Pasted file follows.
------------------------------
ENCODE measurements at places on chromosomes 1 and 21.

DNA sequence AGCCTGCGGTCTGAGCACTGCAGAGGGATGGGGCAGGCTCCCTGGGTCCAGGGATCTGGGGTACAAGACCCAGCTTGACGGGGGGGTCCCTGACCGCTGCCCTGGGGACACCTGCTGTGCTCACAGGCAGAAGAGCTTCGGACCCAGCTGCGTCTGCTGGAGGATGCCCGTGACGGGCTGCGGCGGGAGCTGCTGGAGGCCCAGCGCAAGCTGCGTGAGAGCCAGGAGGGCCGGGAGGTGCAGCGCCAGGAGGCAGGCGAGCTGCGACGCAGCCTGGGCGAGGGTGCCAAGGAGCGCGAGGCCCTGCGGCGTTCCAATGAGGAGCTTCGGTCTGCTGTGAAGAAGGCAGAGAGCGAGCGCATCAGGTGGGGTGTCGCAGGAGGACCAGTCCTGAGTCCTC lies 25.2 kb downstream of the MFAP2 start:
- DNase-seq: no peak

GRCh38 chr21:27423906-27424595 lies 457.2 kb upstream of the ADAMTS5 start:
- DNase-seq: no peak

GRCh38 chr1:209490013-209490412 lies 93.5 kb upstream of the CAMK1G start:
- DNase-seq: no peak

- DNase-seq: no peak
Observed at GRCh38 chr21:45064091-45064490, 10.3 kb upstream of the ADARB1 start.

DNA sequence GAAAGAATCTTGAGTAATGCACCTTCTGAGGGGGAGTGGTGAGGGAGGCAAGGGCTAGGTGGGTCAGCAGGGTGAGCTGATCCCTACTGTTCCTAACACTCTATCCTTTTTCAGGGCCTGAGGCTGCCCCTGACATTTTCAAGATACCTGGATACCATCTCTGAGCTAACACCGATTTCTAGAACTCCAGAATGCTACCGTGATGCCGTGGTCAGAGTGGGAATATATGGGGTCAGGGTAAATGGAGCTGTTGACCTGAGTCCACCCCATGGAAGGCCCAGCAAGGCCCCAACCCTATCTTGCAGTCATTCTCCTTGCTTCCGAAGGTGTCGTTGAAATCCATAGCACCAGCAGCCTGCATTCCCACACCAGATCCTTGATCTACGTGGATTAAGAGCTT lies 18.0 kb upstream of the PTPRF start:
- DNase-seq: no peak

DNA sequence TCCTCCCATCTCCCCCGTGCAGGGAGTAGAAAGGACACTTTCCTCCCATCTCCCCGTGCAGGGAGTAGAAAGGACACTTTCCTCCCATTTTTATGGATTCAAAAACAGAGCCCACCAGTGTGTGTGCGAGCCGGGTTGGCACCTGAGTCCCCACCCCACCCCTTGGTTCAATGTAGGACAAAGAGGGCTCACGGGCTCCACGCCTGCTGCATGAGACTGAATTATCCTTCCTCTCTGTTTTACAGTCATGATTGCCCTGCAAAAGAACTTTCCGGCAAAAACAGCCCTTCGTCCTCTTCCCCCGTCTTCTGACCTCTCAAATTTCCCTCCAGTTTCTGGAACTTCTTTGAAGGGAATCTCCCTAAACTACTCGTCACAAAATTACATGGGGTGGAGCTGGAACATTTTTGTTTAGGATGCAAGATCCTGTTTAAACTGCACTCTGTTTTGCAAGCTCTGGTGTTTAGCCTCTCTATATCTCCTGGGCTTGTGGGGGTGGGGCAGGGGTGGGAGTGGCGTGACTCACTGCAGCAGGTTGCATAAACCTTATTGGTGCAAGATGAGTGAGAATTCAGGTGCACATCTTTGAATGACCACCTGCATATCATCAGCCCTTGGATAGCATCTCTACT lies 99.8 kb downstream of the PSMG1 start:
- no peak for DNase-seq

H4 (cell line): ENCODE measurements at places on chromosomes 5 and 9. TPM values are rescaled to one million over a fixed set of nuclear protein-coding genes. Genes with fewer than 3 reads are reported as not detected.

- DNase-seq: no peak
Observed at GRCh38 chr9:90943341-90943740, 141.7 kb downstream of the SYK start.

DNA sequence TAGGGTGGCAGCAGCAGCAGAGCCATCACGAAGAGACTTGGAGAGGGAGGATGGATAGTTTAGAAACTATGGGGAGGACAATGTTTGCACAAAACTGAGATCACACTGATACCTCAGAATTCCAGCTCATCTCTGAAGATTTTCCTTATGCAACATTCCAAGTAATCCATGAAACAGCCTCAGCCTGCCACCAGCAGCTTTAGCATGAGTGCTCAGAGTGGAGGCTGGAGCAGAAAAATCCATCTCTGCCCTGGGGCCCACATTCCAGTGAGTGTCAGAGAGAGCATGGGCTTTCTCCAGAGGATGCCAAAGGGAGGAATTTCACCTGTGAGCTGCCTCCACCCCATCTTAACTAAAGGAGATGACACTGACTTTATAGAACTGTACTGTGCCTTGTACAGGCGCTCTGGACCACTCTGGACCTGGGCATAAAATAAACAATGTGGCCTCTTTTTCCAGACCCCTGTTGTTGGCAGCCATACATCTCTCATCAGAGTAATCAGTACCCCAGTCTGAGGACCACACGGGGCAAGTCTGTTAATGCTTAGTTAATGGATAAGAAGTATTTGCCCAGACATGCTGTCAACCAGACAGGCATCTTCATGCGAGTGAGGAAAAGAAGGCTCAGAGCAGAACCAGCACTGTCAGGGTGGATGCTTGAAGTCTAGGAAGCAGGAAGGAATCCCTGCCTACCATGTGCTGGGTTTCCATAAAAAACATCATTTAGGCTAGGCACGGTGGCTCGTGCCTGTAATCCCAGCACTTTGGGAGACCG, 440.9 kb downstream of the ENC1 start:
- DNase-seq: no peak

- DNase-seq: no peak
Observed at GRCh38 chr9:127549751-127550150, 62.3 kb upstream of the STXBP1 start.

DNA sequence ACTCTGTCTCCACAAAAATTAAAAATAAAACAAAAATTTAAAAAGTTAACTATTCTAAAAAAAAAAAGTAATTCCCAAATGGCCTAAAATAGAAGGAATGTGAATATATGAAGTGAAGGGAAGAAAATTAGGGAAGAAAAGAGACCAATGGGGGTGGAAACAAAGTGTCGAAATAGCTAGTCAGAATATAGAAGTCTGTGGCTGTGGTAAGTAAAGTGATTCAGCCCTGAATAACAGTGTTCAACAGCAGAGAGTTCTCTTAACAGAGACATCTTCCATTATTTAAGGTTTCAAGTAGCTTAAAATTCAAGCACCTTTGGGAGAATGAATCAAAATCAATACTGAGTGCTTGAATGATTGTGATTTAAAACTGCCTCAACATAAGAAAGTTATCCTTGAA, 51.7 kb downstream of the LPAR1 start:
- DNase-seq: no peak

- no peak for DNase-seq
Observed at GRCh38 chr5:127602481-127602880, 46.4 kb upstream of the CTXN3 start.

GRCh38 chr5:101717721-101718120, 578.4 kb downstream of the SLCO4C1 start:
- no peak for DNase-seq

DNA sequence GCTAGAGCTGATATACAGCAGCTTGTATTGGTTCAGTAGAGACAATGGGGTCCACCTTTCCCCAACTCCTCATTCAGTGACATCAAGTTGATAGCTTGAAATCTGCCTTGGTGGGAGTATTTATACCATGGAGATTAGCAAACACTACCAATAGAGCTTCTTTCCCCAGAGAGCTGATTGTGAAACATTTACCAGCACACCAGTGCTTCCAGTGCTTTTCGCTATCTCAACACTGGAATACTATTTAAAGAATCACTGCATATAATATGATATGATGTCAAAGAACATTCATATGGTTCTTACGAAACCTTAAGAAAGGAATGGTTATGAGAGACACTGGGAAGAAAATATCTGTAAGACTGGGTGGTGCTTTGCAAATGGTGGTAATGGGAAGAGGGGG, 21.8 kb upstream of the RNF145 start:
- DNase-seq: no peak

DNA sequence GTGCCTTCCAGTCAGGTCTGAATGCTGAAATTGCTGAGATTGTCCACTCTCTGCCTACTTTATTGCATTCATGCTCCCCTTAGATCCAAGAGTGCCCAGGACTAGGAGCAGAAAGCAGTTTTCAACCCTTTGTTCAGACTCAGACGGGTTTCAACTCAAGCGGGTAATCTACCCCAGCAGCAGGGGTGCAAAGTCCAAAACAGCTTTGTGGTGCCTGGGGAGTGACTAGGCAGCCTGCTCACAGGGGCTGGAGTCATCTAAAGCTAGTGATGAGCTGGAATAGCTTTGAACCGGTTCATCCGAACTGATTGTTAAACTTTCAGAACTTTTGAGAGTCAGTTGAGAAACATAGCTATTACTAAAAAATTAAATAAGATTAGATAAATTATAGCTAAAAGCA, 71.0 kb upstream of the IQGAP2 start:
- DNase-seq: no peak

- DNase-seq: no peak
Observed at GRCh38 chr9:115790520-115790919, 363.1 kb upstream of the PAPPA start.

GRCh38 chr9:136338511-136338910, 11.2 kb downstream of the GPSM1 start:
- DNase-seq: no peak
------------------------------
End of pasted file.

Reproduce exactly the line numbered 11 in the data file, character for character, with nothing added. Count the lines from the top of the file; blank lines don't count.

- DNase-seq: no peak